Blushing frogs

C. Guilherme Becker
September 20, 2017
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Rayna Bell with frogs
C. Guilherme Becker

In the Sept. 20 issue of the Journal of Evolutionary Biology, scientists from the Smithsonian’s National Museum of Natural History and Macquarie University in Australia report that the males of at least 178 species of frogs undergo a temporary color change during their breeding season. Rayna Bell said research on two color-changing species suggests that the males’ bright color is not about attracting a mate, but acts instead as a signal to other males. “It’s useful to communicate ‘I’m a male, and I’ve got my female—stay away from her,’ or ‘I’m another male, don’t grab onto me,’” she said. “It’s an innovative evolutionary solution to one of the many challenges associated with reproducing successfully.”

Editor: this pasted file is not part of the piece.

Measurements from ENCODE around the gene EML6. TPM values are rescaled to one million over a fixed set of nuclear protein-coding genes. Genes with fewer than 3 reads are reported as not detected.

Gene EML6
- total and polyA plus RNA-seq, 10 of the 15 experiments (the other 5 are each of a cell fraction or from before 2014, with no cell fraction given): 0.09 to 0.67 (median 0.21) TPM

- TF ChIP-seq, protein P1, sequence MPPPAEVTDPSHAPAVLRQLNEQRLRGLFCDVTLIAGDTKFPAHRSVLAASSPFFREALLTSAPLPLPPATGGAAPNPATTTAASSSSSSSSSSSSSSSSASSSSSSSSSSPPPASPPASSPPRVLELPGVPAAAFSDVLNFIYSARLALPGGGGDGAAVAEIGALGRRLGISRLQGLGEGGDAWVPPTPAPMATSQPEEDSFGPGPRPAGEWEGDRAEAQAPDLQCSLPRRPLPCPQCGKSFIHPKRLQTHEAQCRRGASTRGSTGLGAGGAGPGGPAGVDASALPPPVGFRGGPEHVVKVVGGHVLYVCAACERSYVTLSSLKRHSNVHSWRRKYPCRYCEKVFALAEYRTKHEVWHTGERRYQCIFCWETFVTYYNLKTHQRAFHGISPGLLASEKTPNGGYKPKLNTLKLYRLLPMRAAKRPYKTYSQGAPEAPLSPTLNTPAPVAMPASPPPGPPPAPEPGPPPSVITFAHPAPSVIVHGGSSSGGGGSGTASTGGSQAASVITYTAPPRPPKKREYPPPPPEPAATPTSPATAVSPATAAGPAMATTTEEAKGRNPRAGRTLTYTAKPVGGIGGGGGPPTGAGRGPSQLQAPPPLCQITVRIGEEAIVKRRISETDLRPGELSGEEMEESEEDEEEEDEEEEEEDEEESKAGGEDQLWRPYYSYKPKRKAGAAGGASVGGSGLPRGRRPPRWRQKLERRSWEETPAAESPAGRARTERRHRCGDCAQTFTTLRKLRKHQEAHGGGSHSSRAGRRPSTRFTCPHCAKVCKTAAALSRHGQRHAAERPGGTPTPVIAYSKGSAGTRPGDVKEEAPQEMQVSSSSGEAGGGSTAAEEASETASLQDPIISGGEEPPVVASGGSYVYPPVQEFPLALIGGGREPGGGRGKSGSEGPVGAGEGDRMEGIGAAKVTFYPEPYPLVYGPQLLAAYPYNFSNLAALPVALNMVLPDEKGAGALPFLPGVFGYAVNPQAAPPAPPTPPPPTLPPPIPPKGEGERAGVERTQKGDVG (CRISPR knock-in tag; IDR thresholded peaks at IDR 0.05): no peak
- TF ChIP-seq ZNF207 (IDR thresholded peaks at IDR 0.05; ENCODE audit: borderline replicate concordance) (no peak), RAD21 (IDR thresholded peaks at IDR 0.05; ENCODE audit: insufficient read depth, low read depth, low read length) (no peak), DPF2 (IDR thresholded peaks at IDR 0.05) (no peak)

Photo by C. Guilherme Becker